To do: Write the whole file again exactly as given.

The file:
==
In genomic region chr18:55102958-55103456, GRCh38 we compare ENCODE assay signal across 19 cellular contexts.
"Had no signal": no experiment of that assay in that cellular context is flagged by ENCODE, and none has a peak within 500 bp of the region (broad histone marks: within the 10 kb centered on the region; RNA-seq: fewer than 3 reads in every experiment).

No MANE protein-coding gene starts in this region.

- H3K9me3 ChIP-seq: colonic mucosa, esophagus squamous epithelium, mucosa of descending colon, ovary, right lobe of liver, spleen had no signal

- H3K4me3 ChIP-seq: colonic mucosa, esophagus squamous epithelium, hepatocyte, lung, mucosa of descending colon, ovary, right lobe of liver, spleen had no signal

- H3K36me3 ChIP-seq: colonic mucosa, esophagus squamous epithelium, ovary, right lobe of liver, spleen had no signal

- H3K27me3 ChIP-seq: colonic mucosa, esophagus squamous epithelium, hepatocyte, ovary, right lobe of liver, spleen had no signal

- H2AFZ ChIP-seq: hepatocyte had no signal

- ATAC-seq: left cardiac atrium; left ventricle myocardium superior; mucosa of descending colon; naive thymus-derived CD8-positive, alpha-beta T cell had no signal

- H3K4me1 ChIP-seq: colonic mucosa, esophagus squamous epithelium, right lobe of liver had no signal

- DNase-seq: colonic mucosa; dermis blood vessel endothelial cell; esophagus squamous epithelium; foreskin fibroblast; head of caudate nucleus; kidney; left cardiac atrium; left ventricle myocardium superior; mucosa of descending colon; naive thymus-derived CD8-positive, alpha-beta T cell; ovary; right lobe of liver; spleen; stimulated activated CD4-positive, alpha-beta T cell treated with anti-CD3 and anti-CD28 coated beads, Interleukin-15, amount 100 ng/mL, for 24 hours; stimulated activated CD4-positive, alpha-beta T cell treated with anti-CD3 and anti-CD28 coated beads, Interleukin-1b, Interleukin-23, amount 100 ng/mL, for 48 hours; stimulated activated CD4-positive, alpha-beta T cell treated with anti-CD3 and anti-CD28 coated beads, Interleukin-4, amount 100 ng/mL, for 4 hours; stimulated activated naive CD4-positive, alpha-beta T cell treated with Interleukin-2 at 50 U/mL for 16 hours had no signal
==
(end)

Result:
In genomic region chr18:55102958-55103456, GRCh38 we compare ENCODE assay signal across 19 cellular contexts.
"Had no signal": no experiment of that assay in that cellular context is flagged by ENCODE, and none has a peak within 500 bp of the region (broad histone marks: within the 10 kb centered on the region; RNA-seq: fewer than 3 reads in every experiment).

No MANE protein-coding gene starts in this region.

- H3K9me3 ChIP-seq: colonic mucosa, esophagus squamous epithelium, mucosa of descending colon, ovary, right lobe of liver, spleen had no signal

- H3K4me3 ChIP-seq: colonic mucosa, esophagus squamous epithelium, hepatocyte, lung, mucosa of descending colon, ovary, right lobe of liver, spleen had no signal

- H3K36me3 ChIP-seq: colonic mucosa, esophagus squamous epithelium, ovary, right lobe of liver, spleen had no signal

- H3K27me3 ChIP-seq: colonic mucosa, esophagus squamous epithelium, hepatocyte, ovary, right lobe of liver, spleen had no signal

- H2AFZ ChIP-seq: hepatocyte had no signal

- ATAC-seq: left cardiac atrium; left ventricle myocardium superior; mucosa of descending colon; naive thymus-derived CD8-positive, alpha-beta T cell had no signal

- H3K4me1 ChIP-seq: colonic mucosa, esophagus squamous epithelium, right lobe of liver had no signal

- DNase-seq: colonic mucosa; dermis blood vessel endothelial cell; esophagus squamous epithelium; foreskin fibroblast; head of caudate nucleus; kidney; left cardiac atrium; left ventricle myocardium superior; mucosa of descending colon; naive thymus-derived CD8-positive, alpha-beta T cell; ovary; right lobe of liver; spleen; stimulated activated CD4-positive, alpha-beta T cell treated with anti-CD3 and anti-CD28 coated beads, Interleukin-15, amount 100 ng/mL, for 24 hours; stimulated activated CD4-positive, alpha-beta T cell treated with anti-CD3 and anti-CD28 coated beads, Interleukin-1b, Interleukin-23, amount 100 ng/mL, for 48 hours; stimulated activated CD4-positive, alpha-beta T cell treated with anti-CD3 and anti-CD28 coated beads, Interleukin-4, amount 100 ng/mL, for 4 hours; stimulated activated naive CD4-positive, alpha-beta T cell treated with Interleukin-2 at 50 U/mL for 16 hours had no signal